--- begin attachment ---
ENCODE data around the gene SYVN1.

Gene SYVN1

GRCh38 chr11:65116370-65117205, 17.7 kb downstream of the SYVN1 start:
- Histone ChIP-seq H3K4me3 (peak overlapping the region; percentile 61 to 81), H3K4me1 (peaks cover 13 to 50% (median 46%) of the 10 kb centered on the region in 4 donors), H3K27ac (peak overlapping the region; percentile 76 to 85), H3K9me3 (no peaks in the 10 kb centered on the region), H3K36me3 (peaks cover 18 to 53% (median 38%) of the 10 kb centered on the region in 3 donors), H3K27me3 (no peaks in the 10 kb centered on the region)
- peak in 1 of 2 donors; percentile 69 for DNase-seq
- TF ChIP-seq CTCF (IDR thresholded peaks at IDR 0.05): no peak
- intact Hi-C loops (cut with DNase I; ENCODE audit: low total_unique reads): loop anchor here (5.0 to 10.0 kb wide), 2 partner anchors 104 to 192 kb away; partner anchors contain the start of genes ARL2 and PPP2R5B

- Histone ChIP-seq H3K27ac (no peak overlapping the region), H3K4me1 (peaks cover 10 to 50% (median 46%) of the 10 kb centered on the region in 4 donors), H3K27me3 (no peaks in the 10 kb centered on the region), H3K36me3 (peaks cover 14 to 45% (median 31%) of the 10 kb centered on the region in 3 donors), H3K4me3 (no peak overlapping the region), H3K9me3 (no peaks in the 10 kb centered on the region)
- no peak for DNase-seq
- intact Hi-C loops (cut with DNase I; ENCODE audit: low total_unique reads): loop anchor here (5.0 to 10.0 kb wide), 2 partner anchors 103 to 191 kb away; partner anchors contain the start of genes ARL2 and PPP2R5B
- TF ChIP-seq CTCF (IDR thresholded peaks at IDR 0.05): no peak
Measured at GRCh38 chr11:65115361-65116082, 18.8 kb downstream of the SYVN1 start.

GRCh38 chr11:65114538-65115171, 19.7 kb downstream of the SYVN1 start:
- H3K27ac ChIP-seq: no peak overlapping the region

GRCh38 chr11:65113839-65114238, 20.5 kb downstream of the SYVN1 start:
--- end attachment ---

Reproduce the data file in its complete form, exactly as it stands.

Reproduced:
ENCODE data around the gene SYVN1.

Gene SYVN1

GRCh38 chr11:65116370-65117205, 17.7 kb downstream of the SYVN1 start:
- Histone ChIP-seq H3K4me3 (peak overlapping the region; percentile 61 to 81), H3K4me1 (peaks cover 13 to 50% (median 46%) of the 10 kb centered on the region in 4 donors), H3K27ac (peak overlapping the region; percentile 76 to 85), H3K9me3 (no peaks in the 10 kb centered on the region), H3K36me3 (peaks cover 18 to 53% (median 38%) of the 10 kb centered on the region in 3 donors), H3K27me3 (no peaks in the 10 kb centered on the region)
- peak in 1 of 2 donors; percentile 69 for DNase-seq
- TF ChIP-seq CTCF (IDR thresholded peaks at IDR 0.05): no peak
- intact Hi-C loops (cut with DNase I; ENCODE audit: low total_unique reads): loop anchor here (5.0 to 10.0 kb wide), 2 partner anchors 104 to 192 kb away; partner anchors contain the start of genes ARL2 and PPP2R5B

- Histone ChIP-seq H3K27ac (no peak overlapping the region), H3K4me1 (peaks cover 10 to 50% (median 46%) of the 10 kb centered on the region in 4 donors), H3K27me3 (no peaks in the 10 kb centered on the region), H3K36me3 (peaks cover 14 to 45% (median 31%) of the 10 kb centered on the region in 3 donors), H3K4me3 (no peak overlapping the region), H3K9me3 (no peaks in the 10 kb centered on the region)
- no peak for DNase-seq
- intact Hi-C loops (cut with DNase I; ENCODE audit: low total_unique reads): loop anchor here (5.0 to 10.0 kb wide), 2 partner anchors 103 to 191 kb away; partner anchors contain the start of genes ARL2 and PPP2R5B
- TF ChIP-seq CTCF (IDR thresholded peaks at IDR 0.05): no peak
Measured at GRCh38 chr11:65115361-65116082, 18.8 kb downstream of the SYVN1 start.

GRCh38 chr11:65114538-65115171, 19.7 kb downstream of the SYVN1 start:
- H3K27ac ChIP-seq: no peak overlapping the region

GRCh38 chr11:65113839-65114238, 20.5 kb downstream of the SYVN1 start: